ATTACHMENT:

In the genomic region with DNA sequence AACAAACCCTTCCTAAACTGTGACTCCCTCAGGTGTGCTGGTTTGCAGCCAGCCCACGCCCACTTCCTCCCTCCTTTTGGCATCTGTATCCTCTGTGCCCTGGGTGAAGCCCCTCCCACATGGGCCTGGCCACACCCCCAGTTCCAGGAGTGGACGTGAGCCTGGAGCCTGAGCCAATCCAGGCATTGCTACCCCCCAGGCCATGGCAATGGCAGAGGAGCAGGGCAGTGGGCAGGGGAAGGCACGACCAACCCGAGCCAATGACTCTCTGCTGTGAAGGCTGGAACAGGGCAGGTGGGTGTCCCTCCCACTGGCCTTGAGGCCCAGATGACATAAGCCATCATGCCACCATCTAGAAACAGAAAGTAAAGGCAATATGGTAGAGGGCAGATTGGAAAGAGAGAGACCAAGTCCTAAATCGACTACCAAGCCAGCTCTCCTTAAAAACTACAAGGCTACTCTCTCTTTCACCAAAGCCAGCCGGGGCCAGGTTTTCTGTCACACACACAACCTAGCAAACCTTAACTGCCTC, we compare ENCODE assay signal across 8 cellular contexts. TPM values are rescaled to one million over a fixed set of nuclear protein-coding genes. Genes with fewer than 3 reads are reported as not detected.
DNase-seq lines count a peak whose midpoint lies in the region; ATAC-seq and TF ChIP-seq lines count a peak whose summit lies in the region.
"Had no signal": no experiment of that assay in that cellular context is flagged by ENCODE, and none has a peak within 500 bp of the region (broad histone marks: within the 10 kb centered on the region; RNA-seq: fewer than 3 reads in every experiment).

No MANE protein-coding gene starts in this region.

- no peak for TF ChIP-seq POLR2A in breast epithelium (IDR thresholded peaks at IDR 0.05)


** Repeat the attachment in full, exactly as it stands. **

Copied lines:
In the genomic region with DNA sequence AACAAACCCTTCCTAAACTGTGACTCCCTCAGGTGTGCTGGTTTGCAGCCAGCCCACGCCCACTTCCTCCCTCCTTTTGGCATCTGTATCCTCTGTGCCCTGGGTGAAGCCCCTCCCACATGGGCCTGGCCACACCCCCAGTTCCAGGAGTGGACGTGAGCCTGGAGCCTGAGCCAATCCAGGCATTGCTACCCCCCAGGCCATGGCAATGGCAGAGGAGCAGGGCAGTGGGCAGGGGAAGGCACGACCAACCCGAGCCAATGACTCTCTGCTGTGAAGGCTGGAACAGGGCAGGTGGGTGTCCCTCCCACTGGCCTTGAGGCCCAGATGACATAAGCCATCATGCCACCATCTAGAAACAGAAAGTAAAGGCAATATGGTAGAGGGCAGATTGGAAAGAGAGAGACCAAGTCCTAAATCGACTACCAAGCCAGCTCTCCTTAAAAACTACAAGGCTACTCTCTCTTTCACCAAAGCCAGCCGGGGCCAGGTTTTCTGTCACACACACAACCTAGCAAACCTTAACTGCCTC, we compare ENCODE assay signal across 8 cellular contexts. TPM values are rescaled to one million over a fixed set of nuclear protein-coding genes. Genes with fewer than 3 reads are reported as not detected.
DNase-seq lines count a peak whose midpoint lies in the region; ATAC-seq and TF ChIP-seq lines count a peak whose summit lies in the region.
"Had no signal": no experiment of that assay in that cellular context is flagged by ENCODE, and none has a peak within 500 bp of the region (broad histone marks: within the 10 kb centered on the region; RNA-seq: fewer than 3 reads in every experiment).

No MANE protein-coding gene starts in this region.

- no peak for TF ChIP-seq POLR2A in breast epithelium (IDR thresholded peaks at IDR 0.05)